UNITED NATIONS — A media watchdog group is urging President Barack Obama to end the U.S. military's practice of detaining journalists without charges, and asked Tuesday for a full investigation into killings of journalists by U.S. military forces.
Officials with the Committee to Protect Journalists said the detention of journalists without trial by U.S. authorities in such countries as Iraq has emboldened other countries to do the same.
Paul Steiger, the group's chairman, said he sent a letter to Obama's transition team last month, pointing out that 14 journalists have been held without due process for long periods in Iraq, Afghanistan and Guantanamo.
"America has always stood as a beacon for freedom of the press, and it would be a great time to reaffirm those principles," Steiger said.
A freelance photographer working for Reuters, Ibrahim Jassam, is the only one who remains jailed. He was detained by U.S. forces in Baghdad on Sept. 2, Steiger said in his letter to Obama dated Jan. 12.
"To assert moral authority we must first put our own house in order," Steiger wrote.
There has been no response from the Obama administration, the group's executive director, Joel Simon, said in an e-mail after the news conference.
Steiger also said 16 journalists have been killed by U.S. fire in Iraq since 2003.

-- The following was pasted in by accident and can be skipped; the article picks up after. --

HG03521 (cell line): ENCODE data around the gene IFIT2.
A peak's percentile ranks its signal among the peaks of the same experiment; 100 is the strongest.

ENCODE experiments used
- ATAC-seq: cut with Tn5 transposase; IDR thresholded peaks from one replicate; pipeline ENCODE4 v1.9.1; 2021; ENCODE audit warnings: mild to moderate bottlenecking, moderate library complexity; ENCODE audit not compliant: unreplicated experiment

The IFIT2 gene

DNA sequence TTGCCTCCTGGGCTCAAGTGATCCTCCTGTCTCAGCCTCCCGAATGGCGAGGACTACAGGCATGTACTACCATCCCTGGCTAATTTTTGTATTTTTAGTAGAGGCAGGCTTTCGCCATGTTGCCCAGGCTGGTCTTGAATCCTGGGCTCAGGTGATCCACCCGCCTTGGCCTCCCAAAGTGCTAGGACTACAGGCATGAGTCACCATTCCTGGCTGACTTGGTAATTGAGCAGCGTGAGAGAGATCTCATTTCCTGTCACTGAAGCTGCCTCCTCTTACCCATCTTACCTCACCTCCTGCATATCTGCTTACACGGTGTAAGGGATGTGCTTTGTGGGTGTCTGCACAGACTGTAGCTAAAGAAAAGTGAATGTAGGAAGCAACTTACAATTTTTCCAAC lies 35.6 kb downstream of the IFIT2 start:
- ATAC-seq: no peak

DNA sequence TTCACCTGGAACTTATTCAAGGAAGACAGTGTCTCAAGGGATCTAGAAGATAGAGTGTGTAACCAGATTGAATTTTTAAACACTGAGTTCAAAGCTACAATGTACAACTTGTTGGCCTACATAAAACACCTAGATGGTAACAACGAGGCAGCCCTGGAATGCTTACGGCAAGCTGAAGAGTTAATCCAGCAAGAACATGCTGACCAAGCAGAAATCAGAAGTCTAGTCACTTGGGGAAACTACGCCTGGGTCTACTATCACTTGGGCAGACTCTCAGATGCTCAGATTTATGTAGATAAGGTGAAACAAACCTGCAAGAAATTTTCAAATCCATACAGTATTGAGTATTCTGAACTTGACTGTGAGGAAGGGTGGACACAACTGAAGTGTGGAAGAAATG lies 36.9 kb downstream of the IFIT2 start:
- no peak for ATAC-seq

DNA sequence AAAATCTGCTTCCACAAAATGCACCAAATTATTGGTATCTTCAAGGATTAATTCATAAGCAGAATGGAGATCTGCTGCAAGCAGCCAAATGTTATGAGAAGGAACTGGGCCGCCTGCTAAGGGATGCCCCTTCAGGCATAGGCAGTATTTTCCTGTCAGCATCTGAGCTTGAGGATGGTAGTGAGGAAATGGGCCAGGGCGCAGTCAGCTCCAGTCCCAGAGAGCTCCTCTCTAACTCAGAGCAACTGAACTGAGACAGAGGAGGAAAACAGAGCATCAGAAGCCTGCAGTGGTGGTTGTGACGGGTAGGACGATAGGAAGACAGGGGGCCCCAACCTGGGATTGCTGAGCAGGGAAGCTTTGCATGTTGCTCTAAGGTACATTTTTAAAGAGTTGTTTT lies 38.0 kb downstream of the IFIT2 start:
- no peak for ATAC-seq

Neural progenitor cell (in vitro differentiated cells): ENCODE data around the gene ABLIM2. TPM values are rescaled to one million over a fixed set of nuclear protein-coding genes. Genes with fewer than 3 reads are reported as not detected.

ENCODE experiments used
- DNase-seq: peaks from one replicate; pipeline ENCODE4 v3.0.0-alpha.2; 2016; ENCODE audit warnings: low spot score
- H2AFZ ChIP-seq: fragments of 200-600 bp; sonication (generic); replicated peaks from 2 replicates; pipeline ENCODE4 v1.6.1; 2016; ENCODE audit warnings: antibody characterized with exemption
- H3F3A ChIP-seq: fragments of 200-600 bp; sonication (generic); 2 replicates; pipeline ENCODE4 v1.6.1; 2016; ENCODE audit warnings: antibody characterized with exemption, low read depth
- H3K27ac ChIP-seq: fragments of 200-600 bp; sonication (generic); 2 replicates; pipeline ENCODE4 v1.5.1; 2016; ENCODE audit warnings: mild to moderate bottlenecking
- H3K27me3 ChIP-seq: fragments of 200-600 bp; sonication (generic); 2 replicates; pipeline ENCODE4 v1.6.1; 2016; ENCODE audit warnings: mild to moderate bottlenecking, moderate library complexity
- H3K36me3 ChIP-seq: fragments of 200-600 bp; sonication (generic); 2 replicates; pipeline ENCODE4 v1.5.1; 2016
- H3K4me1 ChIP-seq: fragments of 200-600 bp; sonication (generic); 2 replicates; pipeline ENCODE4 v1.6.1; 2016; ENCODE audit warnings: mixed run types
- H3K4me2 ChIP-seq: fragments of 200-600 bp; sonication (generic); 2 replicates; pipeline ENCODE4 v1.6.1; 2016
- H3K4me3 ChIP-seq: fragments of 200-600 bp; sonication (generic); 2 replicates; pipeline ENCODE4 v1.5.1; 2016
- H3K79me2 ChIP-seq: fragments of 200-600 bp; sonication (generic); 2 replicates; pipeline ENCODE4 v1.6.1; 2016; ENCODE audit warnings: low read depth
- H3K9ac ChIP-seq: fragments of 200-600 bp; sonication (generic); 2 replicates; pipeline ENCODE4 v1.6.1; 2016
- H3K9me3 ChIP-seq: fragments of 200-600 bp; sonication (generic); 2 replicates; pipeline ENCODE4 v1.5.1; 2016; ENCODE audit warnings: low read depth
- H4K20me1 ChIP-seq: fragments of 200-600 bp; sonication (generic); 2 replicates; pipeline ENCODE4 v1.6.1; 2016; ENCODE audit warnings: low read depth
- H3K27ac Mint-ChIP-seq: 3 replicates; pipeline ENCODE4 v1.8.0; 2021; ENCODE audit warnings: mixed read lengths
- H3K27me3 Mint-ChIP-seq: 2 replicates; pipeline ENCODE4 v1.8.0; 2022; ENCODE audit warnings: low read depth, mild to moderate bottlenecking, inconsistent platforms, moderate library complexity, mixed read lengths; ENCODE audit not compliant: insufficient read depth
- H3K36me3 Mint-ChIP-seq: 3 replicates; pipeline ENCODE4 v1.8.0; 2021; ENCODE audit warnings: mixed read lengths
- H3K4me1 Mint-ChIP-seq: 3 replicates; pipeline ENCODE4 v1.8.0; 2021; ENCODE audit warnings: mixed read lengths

"We don't believe that these are deliberate attacks, but they have not been adequately investigated," Simon said.
Notably, the number of journalists who died because of their work declined worldwide for the first time since 2001, the watchdog group said as it released its annual study of attacks against journalists. Deaths were 41, down from 63 in 2007. Simon attributed the decline to increased security in Iraq, a decreased presence of international media there _ including local Iraqi employees _ and a reduction in combat-related fatalities.
Iraq remained the most dangerous country for journalists, with 11 killed in 2008. That is down from the 32 killed in both 2007 and 2006.
The number of journalists in prison declined slightly, with 125 journalists in jail as of Dec. 1, compared with 127 the previous year.
The "Attacks on the Press" report found that gangs, paramilitaries and drug traffickers routinely terrorize journalists in such countries as Brazil, Colombia, and Mexico. It said Vietnam, Burma, Thailand and other countries in Southeast Asia have been following China's model of controlling the Internet and punishing those who get around restrictions.
Reporters in Africa rely on text messaging, though the technology also is being used to send threatening messages to reporters and editors, the group found.
"Attacks on the Press" also warned of a new regional agreement that threatens independent satellite stations in the Middle East.
The plan, approved by Arab information ministers, imposes fines and other punishments for broadcasts that "harm social peace, national unity, and public morals" and requires stations to "respect the dignity" of Arab nations _ vague terms that many critics said aim to muzzle the stations.
At a press conference in Cairo, CPJ Middle East coordinator Kamel Labidi urged the United States and the European governments to take up press freedom as a serious issue with the Middle East governments.
Associated Press writer Salah Nasrawi in Cairo contributed to this report.